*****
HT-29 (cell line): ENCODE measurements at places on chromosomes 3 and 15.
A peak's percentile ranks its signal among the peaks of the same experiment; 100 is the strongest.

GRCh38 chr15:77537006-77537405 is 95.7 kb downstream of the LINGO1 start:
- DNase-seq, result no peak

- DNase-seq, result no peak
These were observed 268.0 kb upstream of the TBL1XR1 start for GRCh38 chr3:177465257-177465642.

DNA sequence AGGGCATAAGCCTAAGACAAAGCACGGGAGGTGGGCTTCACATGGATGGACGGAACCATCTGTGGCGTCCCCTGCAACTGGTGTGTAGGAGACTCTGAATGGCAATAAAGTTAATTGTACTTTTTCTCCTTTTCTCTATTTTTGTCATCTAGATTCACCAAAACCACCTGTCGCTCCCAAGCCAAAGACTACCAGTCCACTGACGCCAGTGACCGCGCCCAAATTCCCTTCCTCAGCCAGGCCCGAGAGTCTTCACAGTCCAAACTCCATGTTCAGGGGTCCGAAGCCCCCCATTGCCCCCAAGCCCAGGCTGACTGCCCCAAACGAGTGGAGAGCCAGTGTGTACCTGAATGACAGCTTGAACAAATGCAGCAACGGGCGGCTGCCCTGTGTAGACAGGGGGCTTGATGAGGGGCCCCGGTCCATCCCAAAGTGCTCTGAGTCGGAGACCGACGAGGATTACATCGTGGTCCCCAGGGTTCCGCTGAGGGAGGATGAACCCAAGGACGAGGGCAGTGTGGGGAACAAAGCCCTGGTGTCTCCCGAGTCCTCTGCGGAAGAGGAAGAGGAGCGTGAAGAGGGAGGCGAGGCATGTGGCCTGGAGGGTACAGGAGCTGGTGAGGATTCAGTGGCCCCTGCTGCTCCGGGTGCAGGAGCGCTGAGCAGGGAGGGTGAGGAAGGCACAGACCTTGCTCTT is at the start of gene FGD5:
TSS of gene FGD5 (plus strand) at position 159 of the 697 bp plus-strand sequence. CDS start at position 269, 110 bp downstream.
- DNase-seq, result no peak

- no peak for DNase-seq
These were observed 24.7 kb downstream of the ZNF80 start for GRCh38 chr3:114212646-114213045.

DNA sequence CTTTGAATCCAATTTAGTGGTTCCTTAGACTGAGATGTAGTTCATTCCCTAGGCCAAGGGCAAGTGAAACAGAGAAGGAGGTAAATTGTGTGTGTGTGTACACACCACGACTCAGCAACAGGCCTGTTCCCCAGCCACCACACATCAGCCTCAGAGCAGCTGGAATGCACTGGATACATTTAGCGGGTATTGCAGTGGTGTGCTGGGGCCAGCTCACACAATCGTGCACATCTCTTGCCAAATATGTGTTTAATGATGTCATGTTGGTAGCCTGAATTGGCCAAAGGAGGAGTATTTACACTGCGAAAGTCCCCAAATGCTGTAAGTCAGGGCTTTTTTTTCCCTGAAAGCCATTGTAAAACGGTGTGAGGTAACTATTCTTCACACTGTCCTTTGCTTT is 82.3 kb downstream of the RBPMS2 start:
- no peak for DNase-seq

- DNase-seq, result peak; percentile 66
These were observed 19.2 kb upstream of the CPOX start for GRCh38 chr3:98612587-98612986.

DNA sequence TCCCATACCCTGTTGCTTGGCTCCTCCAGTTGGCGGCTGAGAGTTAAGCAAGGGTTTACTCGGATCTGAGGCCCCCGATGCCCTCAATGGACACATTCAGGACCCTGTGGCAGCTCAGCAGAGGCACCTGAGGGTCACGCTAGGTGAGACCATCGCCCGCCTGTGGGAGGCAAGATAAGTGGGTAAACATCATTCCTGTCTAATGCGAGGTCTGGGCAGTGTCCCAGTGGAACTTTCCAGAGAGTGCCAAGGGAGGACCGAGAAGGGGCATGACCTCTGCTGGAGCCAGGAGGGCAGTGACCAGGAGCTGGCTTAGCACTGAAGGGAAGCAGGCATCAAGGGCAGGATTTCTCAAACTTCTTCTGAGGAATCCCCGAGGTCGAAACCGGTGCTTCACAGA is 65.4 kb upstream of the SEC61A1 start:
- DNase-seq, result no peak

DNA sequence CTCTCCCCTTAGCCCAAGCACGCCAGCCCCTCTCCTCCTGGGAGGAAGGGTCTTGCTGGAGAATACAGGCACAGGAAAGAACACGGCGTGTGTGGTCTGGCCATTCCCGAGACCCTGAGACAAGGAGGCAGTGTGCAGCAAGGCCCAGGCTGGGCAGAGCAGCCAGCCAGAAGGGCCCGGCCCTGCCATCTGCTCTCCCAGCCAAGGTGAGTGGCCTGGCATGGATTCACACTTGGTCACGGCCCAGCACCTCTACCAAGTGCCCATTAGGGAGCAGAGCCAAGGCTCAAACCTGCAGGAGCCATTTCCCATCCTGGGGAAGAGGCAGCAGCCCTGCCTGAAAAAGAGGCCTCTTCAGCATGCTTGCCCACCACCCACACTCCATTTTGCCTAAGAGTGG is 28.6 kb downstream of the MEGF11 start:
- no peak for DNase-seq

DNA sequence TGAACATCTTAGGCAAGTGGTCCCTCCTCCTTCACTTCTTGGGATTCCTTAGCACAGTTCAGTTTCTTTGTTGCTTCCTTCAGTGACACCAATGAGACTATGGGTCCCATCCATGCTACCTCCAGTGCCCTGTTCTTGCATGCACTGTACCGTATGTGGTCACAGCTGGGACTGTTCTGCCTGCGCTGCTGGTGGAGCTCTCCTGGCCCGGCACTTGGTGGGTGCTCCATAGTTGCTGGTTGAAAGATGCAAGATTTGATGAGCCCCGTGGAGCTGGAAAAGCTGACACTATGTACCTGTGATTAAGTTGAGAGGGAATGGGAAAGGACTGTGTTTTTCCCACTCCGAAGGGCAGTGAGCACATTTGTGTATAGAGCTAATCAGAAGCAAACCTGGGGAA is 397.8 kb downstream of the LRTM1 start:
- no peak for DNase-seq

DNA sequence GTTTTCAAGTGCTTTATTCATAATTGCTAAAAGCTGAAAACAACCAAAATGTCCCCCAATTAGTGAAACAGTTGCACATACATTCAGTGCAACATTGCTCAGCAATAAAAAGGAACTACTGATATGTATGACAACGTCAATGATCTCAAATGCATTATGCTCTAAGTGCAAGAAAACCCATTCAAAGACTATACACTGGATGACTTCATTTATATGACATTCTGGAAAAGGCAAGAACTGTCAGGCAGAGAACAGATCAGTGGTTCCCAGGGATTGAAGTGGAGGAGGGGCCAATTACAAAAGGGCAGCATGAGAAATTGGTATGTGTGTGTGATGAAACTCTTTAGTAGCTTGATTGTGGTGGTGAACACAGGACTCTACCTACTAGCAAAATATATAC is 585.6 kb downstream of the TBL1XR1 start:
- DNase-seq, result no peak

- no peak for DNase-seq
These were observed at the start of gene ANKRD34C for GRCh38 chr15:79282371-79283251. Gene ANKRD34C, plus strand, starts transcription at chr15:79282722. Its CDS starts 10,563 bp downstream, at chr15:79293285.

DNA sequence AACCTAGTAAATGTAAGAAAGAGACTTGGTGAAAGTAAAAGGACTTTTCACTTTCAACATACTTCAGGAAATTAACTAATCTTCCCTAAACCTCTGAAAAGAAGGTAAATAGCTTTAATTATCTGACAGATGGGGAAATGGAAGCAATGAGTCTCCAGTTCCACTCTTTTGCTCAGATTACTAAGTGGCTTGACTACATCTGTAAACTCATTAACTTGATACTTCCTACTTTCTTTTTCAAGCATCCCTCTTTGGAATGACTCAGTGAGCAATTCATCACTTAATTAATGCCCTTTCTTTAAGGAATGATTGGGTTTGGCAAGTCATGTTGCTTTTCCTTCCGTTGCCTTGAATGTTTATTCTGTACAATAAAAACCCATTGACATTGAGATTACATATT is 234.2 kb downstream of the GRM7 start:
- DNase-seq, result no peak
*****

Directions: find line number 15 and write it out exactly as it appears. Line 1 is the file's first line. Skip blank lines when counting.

These were observed 19.2 kb upstream of the CPOX start for GRCh38 chr3:98612587-98612986.